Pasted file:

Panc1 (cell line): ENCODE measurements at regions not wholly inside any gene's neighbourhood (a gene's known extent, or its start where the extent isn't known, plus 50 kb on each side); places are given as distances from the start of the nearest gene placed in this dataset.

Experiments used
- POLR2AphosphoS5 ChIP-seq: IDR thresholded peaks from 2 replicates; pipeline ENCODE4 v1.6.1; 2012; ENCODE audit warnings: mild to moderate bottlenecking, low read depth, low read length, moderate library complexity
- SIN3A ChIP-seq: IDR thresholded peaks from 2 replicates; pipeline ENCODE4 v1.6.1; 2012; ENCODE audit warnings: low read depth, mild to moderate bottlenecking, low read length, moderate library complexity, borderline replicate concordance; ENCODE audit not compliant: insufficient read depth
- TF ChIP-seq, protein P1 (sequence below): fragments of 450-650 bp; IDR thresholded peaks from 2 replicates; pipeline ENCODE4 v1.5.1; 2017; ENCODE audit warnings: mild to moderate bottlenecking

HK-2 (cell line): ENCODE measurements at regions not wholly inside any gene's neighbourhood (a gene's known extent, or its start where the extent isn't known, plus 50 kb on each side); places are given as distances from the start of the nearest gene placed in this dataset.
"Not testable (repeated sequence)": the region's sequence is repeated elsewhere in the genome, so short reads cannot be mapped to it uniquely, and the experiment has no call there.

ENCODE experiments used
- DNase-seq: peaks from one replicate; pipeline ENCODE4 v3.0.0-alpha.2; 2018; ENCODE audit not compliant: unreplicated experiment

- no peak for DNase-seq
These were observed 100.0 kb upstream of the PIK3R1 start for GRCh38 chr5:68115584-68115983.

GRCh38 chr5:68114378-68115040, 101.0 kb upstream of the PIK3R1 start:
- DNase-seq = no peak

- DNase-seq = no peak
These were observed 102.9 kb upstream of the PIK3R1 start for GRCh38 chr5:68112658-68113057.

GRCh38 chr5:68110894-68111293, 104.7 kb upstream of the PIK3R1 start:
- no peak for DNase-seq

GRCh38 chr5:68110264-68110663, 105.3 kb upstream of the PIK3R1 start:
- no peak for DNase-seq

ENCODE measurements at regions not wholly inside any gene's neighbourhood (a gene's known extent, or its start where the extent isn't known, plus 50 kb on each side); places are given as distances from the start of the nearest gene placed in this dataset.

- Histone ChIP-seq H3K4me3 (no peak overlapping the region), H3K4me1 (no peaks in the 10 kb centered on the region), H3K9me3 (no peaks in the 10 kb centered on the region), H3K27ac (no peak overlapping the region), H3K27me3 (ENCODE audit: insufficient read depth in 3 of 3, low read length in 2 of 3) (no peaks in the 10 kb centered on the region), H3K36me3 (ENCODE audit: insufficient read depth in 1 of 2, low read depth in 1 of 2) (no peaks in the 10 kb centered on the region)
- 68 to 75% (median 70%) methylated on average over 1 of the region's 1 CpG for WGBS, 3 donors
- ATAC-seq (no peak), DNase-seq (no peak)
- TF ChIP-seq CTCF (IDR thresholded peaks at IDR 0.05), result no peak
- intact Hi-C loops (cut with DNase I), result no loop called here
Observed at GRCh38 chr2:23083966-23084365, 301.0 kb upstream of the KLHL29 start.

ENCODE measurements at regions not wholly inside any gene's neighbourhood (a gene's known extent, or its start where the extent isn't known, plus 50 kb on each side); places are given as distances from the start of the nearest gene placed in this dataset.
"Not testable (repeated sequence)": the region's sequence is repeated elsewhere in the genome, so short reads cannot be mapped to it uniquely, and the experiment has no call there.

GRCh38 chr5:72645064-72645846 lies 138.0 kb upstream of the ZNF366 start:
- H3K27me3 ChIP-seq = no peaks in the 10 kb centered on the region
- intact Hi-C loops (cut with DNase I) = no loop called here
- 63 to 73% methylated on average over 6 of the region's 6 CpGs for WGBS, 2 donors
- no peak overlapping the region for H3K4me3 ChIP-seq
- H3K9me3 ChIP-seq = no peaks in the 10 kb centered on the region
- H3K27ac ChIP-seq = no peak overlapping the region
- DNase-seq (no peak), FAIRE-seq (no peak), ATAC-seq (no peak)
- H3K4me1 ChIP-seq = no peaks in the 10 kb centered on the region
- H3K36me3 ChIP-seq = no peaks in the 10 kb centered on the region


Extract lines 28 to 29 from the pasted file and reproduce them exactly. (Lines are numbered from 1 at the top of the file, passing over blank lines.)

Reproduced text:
"Not testable (repeated sequence)": the region's sequence is repeated elsewhere in the genome, so short reads cannot be mapped to it uniquely, and the experiment has no call there.

GRCh38 chr5:72645064-72645846 lies 138.0 kb upstream of the ZNF366 start: